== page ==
What have you learned through your activism?
Many things. I’d say I’ve learnt more in the days I’ve striked from school than I would have in the lessons I’ve missed as you can always write up notes later on but you can’t redo experiences. I’ve learnt a lot about myself and being an adult because usually at events or meetings you’re one of the only young people there and so you are forced to talk more maturely than you feel, reporters and presenters expect you to be as educated as the scientists and politicians talk to you like you’re experts in law. The adults seem to not notice the fact that we are youth strikers. This isn’t our day job; we have to go to school the next day. Furthermore, I’ve learnt many valuable and unique but transferable skills such as communication when networking with people and leadership skills when Coordinating social media volunteers for UKSCN. Finally, the politicians aren’t as confident in person as you’d think they’d be when they aren’t hiding behind a prepared speech or a prewritten interview. They are actually scared by a bunch of kids.
What are your goals for 2020 for climate action in Ireland and/or the UK?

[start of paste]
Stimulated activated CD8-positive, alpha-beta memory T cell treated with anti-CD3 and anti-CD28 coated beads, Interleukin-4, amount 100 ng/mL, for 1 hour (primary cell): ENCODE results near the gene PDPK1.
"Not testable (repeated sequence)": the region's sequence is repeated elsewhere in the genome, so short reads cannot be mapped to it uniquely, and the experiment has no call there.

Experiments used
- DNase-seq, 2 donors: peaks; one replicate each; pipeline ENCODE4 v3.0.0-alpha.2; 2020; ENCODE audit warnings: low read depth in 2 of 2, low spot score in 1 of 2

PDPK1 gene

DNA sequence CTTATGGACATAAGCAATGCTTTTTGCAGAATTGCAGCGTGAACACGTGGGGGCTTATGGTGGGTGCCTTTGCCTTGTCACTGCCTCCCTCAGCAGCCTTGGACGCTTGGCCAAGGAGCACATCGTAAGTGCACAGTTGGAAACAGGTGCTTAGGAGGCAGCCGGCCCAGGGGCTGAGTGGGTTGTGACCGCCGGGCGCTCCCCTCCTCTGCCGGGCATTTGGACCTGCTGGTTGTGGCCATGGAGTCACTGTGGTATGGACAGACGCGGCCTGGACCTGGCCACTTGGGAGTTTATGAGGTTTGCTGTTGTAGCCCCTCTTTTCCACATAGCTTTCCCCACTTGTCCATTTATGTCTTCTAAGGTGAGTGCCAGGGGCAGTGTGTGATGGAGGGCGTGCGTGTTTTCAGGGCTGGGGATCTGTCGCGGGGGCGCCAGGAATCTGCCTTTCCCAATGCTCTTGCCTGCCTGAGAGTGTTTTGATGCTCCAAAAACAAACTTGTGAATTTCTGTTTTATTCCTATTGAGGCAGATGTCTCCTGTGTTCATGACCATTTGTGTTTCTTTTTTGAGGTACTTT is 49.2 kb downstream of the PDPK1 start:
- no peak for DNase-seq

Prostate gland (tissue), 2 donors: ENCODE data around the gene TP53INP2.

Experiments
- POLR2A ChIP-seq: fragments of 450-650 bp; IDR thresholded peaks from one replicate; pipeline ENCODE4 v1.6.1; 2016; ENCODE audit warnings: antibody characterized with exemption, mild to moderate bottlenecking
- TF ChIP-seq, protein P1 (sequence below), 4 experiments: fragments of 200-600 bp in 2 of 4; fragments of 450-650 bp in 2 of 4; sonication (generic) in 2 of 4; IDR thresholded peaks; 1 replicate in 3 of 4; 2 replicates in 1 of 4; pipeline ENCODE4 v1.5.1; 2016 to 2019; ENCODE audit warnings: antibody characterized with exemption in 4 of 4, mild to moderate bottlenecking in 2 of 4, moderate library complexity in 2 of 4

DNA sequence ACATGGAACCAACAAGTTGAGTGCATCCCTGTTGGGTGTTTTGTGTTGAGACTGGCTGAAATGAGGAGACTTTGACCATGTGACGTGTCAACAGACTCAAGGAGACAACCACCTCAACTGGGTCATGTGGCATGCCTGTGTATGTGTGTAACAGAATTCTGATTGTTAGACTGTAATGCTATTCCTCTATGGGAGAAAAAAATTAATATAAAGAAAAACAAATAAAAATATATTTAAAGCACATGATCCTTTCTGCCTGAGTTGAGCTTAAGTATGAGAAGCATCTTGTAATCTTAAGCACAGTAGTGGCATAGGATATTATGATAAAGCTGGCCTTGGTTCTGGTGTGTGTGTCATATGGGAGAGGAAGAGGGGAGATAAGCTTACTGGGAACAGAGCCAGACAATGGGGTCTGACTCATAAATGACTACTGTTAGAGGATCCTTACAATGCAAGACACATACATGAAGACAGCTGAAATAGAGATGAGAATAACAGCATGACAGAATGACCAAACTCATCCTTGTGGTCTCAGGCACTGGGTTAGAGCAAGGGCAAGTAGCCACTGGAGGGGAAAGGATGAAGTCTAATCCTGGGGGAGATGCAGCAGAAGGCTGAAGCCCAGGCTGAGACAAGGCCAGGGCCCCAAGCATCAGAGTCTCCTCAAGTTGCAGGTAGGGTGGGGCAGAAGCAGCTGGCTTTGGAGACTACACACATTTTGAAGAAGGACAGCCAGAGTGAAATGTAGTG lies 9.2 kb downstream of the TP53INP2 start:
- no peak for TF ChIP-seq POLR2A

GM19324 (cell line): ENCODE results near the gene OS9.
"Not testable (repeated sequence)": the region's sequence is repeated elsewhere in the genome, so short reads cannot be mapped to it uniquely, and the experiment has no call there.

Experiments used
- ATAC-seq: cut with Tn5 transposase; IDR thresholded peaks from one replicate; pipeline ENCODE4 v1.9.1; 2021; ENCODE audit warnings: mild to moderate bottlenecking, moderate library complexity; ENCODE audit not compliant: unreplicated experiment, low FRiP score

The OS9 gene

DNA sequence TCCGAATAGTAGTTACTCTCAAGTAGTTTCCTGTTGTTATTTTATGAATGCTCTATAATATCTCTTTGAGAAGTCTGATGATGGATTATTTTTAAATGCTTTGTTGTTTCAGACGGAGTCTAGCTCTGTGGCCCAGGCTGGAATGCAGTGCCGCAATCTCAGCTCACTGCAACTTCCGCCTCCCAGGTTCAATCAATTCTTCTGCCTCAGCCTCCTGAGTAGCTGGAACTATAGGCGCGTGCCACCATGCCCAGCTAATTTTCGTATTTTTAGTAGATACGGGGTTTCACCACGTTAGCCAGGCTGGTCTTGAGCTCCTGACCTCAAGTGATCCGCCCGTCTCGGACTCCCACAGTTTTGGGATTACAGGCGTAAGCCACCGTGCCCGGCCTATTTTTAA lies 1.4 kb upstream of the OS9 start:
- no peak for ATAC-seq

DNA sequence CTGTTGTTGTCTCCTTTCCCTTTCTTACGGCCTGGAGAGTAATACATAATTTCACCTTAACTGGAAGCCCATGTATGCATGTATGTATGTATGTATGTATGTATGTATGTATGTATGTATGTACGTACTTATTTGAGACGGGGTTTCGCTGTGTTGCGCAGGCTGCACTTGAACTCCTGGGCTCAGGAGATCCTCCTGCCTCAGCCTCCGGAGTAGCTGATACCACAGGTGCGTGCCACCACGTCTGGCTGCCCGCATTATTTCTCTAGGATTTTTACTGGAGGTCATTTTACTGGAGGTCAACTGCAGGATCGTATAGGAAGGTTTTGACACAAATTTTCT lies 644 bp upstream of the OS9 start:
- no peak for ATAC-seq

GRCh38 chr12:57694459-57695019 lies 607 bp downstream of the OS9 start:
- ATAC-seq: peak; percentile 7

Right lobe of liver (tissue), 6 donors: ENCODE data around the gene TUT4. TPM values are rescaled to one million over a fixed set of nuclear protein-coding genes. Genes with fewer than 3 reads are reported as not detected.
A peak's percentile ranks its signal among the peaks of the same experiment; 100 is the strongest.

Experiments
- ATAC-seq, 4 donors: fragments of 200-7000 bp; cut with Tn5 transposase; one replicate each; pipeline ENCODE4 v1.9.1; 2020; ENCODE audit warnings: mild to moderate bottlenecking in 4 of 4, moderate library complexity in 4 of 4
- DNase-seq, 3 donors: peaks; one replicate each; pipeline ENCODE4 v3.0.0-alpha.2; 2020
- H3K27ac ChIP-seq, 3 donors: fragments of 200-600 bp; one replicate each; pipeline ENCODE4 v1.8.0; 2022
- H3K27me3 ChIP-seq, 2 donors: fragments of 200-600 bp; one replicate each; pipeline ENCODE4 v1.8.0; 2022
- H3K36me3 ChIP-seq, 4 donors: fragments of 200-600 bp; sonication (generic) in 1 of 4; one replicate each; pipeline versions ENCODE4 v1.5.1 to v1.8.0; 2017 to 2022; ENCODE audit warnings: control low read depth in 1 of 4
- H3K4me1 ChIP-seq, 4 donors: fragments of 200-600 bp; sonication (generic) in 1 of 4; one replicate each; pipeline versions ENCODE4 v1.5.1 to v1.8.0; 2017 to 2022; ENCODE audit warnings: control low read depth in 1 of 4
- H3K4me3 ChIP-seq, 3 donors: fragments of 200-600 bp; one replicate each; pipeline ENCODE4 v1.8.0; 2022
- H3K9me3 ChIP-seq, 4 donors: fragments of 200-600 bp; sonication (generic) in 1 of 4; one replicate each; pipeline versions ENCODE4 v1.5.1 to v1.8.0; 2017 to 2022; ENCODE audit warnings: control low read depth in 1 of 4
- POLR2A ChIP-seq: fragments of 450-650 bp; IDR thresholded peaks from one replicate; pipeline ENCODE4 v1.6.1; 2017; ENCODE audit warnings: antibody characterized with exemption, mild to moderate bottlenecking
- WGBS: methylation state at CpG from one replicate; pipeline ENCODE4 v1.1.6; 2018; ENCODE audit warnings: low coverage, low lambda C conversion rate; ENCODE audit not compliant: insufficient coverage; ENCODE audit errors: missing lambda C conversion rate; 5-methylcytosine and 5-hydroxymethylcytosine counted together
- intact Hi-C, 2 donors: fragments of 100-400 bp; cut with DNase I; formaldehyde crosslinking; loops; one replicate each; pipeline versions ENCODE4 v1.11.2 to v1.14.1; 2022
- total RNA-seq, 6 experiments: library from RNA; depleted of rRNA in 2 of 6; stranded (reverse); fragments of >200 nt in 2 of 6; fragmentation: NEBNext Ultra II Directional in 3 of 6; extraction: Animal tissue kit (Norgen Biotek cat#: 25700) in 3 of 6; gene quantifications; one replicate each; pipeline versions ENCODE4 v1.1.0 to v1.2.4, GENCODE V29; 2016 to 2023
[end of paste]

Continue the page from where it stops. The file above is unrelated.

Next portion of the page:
The dream is for them to have it enshrined in law that our emissions must be at net zero by 2030. In addition, for actions to begin to be carried out to achieve this. Currently I don’t see this as realistic by 2020 but I’m remaining hopeful. As the government in Northern Ireland has collapsed we couldn’t do this even if we wanted to. However, Belfast city council have declared a climate emergency and set up a climate change working group so the motivation is there, we just have no government to implement it in. In terms of Westminster, that’s a whole other story due to the Conservatives pledging to be carbon neutral by the sloth’s pace of 2050.
What would you consider your successes and disappointments so far?
Successes- the Lord Mayor of Belfast coming to the global strike in September and announcing to the crowd that a climate emergency would be debated because of us standing they’re today. We showed him what democracy looks like. And he acted.
A climate emergency being declared in Belfast city council just two weeks later.
The four month anniversary of my solo strike being this Friday.
Disappointments- it’s been over 1050 days since we’ve had a functioning government and nobody has done anything about it.